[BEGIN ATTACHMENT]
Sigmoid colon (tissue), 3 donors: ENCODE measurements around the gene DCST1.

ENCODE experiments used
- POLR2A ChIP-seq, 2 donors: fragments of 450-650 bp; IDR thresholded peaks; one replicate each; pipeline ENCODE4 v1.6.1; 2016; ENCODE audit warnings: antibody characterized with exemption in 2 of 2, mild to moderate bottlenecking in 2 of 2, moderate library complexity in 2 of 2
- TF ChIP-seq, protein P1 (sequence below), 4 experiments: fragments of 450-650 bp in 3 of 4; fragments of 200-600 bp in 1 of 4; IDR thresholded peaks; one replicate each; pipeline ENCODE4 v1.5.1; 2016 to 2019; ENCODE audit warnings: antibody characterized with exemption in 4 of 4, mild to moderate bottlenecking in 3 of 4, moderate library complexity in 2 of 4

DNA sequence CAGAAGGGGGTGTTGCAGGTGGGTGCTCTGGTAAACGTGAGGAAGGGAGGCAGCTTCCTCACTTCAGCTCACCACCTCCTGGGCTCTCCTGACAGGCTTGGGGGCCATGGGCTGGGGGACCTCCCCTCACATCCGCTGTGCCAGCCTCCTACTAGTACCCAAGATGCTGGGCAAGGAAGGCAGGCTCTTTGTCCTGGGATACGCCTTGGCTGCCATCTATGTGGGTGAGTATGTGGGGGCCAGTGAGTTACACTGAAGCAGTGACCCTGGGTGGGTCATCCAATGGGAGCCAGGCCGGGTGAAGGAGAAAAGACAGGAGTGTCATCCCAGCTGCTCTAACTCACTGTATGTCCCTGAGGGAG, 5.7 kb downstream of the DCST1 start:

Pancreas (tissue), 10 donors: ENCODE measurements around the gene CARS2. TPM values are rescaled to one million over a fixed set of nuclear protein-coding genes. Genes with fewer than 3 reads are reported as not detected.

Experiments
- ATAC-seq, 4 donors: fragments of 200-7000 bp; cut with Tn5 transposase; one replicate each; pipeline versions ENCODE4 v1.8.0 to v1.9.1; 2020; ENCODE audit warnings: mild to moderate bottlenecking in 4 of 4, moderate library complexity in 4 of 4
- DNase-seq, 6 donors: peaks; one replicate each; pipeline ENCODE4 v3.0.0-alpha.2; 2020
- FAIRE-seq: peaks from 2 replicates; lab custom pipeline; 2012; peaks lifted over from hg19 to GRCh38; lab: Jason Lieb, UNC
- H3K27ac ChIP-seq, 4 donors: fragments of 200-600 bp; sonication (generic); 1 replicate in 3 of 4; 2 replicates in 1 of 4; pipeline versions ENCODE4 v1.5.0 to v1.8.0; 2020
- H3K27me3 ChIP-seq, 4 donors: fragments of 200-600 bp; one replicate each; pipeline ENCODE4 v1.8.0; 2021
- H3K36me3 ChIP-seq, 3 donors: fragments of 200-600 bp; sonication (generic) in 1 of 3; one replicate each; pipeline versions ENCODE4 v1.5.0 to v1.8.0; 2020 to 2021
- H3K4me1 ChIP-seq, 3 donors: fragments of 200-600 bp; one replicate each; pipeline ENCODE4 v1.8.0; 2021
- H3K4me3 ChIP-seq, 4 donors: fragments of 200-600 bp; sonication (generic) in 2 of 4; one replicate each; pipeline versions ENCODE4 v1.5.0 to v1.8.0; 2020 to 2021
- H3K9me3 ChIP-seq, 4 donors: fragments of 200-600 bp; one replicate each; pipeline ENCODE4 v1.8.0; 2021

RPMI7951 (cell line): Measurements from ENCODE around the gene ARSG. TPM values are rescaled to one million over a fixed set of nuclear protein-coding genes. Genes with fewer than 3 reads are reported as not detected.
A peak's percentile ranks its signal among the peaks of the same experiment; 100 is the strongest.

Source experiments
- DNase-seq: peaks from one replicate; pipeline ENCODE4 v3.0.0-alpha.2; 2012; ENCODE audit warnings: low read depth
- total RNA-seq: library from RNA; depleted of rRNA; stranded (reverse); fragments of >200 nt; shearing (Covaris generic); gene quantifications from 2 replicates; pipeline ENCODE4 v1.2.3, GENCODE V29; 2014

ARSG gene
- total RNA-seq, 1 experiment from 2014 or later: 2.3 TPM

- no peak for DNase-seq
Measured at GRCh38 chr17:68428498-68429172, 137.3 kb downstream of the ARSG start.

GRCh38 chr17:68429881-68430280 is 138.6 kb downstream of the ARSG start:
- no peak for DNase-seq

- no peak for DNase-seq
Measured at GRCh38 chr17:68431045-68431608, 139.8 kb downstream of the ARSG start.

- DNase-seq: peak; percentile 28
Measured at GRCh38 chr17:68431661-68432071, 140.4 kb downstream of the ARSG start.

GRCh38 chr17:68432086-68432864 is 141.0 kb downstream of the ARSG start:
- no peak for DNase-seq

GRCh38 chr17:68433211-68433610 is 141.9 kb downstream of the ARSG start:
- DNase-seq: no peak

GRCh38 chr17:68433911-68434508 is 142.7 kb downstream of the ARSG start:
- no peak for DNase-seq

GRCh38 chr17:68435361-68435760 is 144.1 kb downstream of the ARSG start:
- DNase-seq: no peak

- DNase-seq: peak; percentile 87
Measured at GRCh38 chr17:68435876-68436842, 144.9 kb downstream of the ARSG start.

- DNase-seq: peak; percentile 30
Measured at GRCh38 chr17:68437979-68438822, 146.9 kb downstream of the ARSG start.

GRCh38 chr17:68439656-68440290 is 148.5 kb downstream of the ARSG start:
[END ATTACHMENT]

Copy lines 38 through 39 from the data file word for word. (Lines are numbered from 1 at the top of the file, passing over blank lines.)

GRCh38 chr17:68435361-68435760 is 144.1 kb downstream of the ARSG start:
- DNase-seq: no peak